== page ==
From Brooke to Maryann, explaining he only sent half a letter the last time to her. This present letter has a rambling tone and he opens by telling how much he is looking forward to the return of his sister-in-law. He then speaks of his tardiness in reading Wordsworth, a poet he has too long neglected: 'this is not matter to be glibly run over like Scott or Moore.' He complains about the lack of powerful preaching in Lincoln and marvels at how strong the lungs of medieval monks who had to preach in the open air must have been. Following from this he gives a brief history of the Asylum grounds formerly owned by the Duke of Lancaster. He ends with some comments on a brief for the Bishop, a Latin Epistle to 'The old Catholics' in Cologne calling up 'vain regrets for the lov'd and lost. My dear father and your dear brother would have looked on with great interest.' The article also calls for retribution rather than peace. Adds he encloses 'all the scraps, intended for you.'

v. Letters from Dr. J. Bury to Maryann Boole

BP/1/252 (See Also BP/1/335)

1 pages
27 Nov 1865

Typescript copy of a letter from Bury to Maryann, giving his recollections of Boole. He discusses Boole's love of knowledge and his belief that only reading of a subject can make one proficient in it. But he believed too much reading had strained his left eye, and he was convinced he would eventually go blind. So he began to practice playing music which he felt would be a comfort to him if he lost his sight, but he played only sacred music.


1 pages
[ ]

Incomplete biographical letter from Dr. Bury to Maryann in which he tells her that although Boole was charitable to men's failings, he could also be withering in his contempt. Also he hated to be praised, and always spoke modestly about the value of his work. He adds Boole was a great admirer of Dr. Thomas Brown.

vi. letters from Charles Clarke to Maryann Boole


2 items
17 Dec. 1865

Original plus typed copy of a letter from Charles Clarke in Canada to Maryann, thanking her profusely for writing, and discussing his requested recollections of Boole. He opens however with a long passage on the different types of weather experienced in Canada 'because you Englishmen who stay at home at ease underrate our Canadian climate.' He has heard English people believe Canadians never see the sun and feed on blubber to survive the cold. He then turns to his recollections of Boole. Boole's mother was the midwife who delivered him, and later he attended Boole's school in Grammar School Lane. His mother had sent him there as she wanted him to be educated as an usher (assistant teacher), but he had other plans and became an assistant draper. He makes the premise that all his recollections are therefore those of a schoolboy. He remembers Boole taking the class on walks on which he would become so lost in thought the walk would last an hour more. Of Boole's character he says 'when he did unbend he must have been a genial companion, rich in almost childlike love of fun and frolic.' In his school he rejected learning by rote, and tried to impart to the boys ideas rather than words. Every Friday he would give a special lecture on a subject picked by the boys on the preceding Friday. He taught a variety of subjects including astronomy and geology, and often spoke in awe of electricity: 'the one natural agent by which the Creator performed his great work in the universe.' He had however some faults as a teacher - his handwriting was bad due to faulty sight and he was useless at cricket. Clarke mentions an incident where one day Boole set his pupils a problem which had been puzzling the scholars of Lincoln but which he had solved as a boy. This situation reminded Clarke 'of the boy Christ confounding the doctors.' To encourage his pupils Boole would tell them how he loved to spend his Saturday half-holiday translating Virgil and says Helen [of Troy] was his first love. He was fond of both music and poetry, especially Milton. He was also strong and agile and used exhort his pupils to emulate Greek athletes. He hated cruelty and fighting in the school was a punishable offence. If a boy broke the school rules a mock trial was held to ascertain the punishment, and also to teach the boys how to conduct public meetings. He felt Boole was very religious and inclined towards Unitarianism, and he also believed nature was a Church built by God. The severest beating Clarke can remember him giving was to a boy called Rogers who was repeatedly caught stealing birds eggs, Boole flew into a rage with the boy, smashed the eggs and thrashed him. Despite this Clarke believes not a single ex-pupil disliked him. As an incentive to work Boole operated a ticket system by which tickets would be given for good work and could then be saved to buy privileges; 20 tickets equalled a half holiday. Clarke feels this method was a greater incentive to work than all the gilt-edged books given out on prize-giving day. Boole preferred to teach using visual aids and once took his pupils to a hill to view an approaching thunderstorm to explain the difference in speed of light and sound. He recalls that in Waddington Boole had fallen into debt, but that he was comfortably off in Lincoln. Mentions he never saw a notice for The Laws of Thought appear in a Canadian newspaper. He again reiterates that all his memories are boyish ones but hopes they can be of help. Adds Boole had a strong interest in astronomy, telescopes and cameras. Closes by telling her it only takes 13 days for a letter from Lincoln to reach Canada.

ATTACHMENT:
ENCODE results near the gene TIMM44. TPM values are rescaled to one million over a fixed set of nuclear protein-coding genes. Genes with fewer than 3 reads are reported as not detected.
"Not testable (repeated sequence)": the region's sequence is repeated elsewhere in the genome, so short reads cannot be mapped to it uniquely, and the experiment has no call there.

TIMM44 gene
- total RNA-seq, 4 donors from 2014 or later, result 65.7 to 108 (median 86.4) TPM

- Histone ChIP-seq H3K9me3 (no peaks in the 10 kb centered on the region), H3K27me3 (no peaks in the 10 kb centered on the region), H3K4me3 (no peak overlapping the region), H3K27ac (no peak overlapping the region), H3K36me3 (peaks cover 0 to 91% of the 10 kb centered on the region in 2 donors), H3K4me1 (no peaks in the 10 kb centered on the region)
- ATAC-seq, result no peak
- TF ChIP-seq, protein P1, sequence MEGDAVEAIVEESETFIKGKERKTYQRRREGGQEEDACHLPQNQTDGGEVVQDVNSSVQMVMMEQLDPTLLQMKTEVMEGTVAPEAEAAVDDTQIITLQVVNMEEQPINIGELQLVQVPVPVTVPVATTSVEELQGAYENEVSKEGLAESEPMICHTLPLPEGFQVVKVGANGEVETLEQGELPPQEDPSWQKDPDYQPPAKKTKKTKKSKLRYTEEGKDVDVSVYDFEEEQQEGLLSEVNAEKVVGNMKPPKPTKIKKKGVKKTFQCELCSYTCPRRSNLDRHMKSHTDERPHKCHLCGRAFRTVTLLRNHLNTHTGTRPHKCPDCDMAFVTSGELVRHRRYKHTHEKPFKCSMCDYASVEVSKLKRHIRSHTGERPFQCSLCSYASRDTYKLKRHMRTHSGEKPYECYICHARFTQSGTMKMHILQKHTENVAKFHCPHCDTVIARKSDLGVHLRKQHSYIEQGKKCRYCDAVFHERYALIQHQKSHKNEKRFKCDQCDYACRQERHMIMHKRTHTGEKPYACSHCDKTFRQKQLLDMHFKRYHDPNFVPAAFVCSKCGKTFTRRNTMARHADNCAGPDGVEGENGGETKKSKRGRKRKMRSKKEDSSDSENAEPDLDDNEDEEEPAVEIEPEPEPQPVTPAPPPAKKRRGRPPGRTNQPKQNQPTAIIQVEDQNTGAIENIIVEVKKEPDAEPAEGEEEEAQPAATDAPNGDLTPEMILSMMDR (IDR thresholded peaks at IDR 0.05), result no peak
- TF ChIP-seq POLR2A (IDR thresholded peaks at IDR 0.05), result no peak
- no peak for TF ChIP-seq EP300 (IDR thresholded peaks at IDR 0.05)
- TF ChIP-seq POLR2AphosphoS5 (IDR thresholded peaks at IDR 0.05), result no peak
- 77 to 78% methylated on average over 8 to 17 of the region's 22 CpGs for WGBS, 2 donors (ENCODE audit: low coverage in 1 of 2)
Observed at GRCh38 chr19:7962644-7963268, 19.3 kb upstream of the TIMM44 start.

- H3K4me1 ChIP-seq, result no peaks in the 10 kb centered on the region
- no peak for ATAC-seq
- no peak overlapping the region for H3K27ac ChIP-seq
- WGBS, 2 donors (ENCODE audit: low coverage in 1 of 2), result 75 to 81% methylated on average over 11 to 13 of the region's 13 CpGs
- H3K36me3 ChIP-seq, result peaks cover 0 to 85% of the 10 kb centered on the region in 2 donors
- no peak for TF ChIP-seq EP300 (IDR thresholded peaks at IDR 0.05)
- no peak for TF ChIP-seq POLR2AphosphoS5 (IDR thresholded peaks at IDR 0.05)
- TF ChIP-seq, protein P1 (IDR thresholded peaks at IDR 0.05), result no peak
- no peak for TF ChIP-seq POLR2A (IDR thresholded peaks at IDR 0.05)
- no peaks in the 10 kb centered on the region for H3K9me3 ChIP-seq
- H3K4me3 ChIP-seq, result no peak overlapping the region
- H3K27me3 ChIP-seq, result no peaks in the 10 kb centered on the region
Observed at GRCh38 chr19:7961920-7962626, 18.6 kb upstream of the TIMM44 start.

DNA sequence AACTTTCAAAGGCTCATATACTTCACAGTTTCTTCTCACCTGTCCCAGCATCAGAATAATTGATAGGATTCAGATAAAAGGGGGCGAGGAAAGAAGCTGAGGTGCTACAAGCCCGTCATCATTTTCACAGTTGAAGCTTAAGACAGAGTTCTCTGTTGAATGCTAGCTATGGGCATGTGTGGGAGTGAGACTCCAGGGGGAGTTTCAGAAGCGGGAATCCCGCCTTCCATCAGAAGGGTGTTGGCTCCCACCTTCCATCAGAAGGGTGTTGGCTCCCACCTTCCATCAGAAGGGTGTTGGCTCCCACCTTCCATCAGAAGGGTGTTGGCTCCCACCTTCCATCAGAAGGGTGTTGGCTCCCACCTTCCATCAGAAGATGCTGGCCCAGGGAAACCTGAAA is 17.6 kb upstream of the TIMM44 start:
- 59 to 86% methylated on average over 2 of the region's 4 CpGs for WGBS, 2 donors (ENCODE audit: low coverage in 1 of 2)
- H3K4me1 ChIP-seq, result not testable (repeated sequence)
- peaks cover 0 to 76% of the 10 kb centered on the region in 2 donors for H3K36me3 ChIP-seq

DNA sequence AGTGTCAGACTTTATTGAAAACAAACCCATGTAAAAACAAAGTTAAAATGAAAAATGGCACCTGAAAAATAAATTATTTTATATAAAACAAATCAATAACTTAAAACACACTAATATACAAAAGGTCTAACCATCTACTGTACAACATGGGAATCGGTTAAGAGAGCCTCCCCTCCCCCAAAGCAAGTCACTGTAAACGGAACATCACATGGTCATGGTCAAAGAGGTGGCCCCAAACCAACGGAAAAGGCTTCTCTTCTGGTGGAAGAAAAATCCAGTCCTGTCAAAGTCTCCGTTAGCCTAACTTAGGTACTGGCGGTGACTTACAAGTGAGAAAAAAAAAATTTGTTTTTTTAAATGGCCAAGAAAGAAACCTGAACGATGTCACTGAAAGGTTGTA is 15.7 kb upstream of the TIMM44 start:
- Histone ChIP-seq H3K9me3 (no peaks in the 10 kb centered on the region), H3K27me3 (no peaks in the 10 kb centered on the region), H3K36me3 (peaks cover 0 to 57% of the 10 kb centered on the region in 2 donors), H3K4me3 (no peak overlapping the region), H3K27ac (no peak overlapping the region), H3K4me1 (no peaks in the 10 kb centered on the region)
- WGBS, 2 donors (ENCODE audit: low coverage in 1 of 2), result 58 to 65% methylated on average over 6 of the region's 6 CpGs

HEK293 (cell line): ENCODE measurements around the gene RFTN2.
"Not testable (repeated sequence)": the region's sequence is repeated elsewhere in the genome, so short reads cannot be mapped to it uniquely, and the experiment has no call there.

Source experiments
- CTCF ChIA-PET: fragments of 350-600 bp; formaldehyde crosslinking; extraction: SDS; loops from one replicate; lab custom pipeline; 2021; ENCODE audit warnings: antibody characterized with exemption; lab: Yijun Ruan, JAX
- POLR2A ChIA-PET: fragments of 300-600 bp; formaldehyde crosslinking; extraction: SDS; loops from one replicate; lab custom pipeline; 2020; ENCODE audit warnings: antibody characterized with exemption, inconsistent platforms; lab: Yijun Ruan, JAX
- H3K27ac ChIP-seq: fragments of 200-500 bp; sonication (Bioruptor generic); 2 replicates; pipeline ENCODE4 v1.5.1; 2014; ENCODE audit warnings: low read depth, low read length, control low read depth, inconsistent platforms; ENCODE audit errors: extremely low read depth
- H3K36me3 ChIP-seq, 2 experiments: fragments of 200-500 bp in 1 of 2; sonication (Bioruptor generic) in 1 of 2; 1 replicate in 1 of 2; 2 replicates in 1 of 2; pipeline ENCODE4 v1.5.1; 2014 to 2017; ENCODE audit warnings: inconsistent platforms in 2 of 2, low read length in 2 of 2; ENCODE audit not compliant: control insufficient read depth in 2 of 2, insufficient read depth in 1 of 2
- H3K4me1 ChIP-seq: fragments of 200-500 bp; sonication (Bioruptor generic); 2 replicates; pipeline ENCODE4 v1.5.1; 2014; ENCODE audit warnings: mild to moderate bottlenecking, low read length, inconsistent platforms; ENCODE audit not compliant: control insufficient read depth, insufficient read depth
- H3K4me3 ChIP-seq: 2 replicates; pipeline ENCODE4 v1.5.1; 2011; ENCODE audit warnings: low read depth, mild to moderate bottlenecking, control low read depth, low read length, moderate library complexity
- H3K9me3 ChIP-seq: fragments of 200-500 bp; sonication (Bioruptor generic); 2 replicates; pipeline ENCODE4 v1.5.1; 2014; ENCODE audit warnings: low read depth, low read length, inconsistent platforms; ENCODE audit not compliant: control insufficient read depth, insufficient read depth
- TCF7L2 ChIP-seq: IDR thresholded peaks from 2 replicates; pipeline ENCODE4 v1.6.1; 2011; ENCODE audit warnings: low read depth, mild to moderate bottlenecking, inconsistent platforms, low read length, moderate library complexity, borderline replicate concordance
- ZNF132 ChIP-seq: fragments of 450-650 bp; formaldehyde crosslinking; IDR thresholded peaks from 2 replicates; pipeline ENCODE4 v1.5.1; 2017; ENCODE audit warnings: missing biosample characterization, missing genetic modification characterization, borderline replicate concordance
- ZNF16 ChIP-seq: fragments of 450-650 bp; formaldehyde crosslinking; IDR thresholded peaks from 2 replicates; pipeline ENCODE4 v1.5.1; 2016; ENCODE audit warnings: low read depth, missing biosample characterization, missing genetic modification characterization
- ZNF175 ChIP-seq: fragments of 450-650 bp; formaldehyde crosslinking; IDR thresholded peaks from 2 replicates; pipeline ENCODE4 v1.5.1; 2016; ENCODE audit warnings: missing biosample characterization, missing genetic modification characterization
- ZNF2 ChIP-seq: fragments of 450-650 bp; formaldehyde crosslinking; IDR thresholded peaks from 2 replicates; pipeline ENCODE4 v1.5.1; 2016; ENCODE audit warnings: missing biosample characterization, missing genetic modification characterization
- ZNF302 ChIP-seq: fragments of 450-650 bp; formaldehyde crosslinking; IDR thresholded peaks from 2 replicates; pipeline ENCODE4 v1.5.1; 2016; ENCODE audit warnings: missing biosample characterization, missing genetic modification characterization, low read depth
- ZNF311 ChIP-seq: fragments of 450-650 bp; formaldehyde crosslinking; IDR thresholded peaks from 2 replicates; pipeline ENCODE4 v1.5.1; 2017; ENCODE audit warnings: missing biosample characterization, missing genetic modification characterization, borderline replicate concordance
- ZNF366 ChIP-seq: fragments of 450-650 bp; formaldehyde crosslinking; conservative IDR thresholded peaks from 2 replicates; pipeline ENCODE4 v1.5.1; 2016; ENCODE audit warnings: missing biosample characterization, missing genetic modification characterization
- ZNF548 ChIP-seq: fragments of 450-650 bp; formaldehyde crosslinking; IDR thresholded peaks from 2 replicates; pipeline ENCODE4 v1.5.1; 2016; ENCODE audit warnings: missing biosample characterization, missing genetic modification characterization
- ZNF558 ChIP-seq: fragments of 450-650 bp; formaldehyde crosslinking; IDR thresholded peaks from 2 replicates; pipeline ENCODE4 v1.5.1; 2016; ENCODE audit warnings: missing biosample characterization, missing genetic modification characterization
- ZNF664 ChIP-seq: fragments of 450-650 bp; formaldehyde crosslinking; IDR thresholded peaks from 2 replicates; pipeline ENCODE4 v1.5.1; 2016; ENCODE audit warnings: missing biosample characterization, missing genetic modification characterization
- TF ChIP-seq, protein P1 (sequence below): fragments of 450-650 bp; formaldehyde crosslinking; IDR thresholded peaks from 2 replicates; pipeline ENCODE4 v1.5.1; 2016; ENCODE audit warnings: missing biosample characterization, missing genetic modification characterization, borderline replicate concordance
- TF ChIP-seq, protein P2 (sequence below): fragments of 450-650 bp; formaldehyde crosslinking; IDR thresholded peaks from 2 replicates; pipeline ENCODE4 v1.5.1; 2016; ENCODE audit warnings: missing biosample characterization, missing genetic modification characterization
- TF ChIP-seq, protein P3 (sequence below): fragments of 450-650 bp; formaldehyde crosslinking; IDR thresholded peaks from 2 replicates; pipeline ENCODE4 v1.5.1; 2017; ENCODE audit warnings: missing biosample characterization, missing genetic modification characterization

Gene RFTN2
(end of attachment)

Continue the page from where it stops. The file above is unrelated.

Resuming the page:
vii. letters from Miss M. Davis to Maryann Boole


12 pages
29 Mar. 1865